Great Canadian RIVERS 
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ThreeRiverHome

History Bites
Roma’s Roads
Eastern Prince Edward Island’s first roads were built in the 1730’s by Jean Pierre Roma and the settlers of the French fishing community of Trois Rivières.
Fishy Facts
Hatchery Help
Atlantic salmon and trout populations of the Cardigan, Brudenell and Valleyfield/Montague Rivers are enhanced by the stocking programs of the Cardigan Fish Hatchery.
Rapid Fact
Sam has travelled across Canada to bring you truly unique facts.
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Three Rivers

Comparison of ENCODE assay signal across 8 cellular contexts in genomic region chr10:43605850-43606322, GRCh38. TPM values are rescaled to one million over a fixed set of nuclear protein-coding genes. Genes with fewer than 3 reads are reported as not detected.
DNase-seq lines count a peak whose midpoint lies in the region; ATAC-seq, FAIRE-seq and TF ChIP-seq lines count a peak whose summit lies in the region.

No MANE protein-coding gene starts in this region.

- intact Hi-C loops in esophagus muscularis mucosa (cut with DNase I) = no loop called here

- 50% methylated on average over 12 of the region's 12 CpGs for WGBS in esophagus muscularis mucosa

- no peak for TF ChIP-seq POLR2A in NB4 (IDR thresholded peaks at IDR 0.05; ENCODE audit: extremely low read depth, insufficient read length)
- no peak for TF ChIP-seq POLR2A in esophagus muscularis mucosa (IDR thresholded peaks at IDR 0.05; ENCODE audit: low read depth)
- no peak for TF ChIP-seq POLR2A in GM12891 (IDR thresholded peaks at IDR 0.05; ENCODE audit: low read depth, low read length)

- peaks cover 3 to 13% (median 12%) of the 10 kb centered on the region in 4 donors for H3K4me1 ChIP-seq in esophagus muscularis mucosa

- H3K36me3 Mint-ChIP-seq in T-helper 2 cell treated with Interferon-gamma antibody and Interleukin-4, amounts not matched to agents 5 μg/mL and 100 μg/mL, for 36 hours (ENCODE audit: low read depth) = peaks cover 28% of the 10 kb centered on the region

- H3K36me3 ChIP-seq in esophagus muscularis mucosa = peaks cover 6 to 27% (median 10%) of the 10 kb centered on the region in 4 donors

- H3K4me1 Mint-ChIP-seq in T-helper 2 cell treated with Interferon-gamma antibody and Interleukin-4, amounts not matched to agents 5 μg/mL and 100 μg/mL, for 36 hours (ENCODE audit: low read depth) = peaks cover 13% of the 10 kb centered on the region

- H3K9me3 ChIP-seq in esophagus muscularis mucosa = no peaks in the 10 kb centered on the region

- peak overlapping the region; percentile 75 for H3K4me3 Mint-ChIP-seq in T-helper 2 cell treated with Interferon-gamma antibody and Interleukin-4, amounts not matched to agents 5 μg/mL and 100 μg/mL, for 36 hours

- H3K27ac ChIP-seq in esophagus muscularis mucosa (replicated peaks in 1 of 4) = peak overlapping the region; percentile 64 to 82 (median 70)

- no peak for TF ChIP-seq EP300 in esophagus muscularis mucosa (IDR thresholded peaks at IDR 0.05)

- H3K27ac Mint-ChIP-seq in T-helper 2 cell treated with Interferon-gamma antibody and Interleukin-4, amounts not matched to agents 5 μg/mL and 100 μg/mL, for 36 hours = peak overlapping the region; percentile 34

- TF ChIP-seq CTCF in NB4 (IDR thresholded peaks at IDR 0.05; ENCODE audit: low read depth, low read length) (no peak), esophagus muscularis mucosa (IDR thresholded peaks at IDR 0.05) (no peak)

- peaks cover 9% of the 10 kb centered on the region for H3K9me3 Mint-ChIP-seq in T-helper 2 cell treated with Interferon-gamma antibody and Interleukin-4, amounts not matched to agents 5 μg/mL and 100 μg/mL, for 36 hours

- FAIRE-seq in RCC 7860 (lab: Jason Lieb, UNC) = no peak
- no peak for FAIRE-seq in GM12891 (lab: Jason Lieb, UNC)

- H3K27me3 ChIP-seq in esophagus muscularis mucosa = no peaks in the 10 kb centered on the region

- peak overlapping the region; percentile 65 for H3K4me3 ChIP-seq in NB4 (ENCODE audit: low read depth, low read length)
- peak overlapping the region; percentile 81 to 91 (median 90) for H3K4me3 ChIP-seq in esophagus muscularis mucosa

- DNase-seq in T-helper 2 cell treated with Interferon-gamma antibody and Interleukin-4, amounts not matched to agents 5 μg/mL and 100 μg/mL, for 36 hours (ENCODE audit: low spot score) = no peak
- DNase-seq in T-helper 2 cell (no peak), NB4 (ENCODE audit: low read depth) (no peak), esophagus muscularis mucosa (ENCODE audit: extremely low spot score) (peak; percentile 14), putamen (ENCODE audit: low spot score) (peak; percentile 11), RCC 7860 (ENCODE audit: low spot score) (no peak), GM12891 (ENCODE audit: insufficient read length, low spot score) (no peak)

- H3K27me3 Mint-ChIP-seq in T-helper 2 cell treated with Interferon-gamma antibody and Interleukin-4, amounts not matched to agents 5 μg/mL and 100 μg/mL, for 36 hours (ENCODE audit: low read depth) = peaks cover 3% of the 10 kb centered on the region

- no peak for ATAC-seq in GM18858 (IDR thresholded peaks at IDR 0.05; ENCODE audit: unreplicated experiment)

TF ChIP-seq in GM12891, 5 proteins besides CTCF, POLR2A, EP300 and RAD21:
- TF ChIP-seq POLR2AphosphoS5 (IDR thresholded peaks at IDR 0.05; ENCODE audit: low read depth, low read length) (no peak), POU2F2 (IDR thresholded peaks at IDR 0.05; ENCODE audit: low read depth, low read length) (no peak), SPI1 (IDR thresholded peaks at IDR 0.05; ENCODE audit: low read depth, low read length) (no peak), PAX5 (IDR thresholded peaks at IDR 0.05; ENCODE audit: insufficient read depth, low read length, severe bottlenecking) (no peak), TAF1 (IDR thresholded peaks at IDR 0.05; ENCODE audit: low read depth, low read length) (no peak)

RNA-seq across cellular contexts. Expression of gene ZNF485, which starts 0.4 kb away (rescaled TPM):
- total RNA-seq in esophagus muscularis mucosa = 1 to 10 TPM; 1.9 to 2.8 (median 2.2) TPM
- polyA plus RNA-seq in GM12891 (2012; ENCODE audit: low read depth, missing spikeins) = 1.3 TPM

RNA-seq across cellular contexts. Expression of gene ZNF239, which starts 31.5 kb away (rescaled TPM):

T he Cardigan, the Brudenell, the Valleyfield-Montague. In a nation awash with wild, superlative waterways, these three peaceful rivers, measuring just 72.4 kilometres in combined length, are mere countryside wisps. But on compact Prince Edward Island, Canada’ smallest province, the Three Rivers merit an historical, cultural, recreational and economic status that far outweighs their diminutive size. It was here, in the 1732 wilderness of Brudenell Point that the obstinate, ambitious French entrepreneur Jean Pierre Roma built one of the Island’s first European settlements. It was from spacious, sheltered Cardigan Bay, that over 400 barques and schooners were launched from the shipyards of Montague and Georgetown. And it was throughout the hills and harbours of Three Rivers valleys that hardworking 19th century Scottish, Irish and English settlers built their homes and laid the agricultural and commercial foundations of Prince Edward Island’s economy. The Three Rivers are tidal waterways, with all of the ecological variety and aquatic richness that results from the blending of freshwater streams and saltwater seas. Along inland riverbanks, sports fishers angle for Atlantic salmon, and birdwatchers seek out woodland warblers, while in the harbour, seals sun themselves on rocky shores and Piping Plovers skitter nervously along white sand beaches. The bounty of the land – row upon row of famous Prince Edward Island potatoes – is never far from the bounty of the sea. And now, in between the farmland and the ocean, the estuaries of the Cardigan, the Brudenell and the Valleyfield-Montague offer up a brand new Prince Edward Island specialty: plump, delectable “Island Blues”, product of the area’s thriving mussel farms.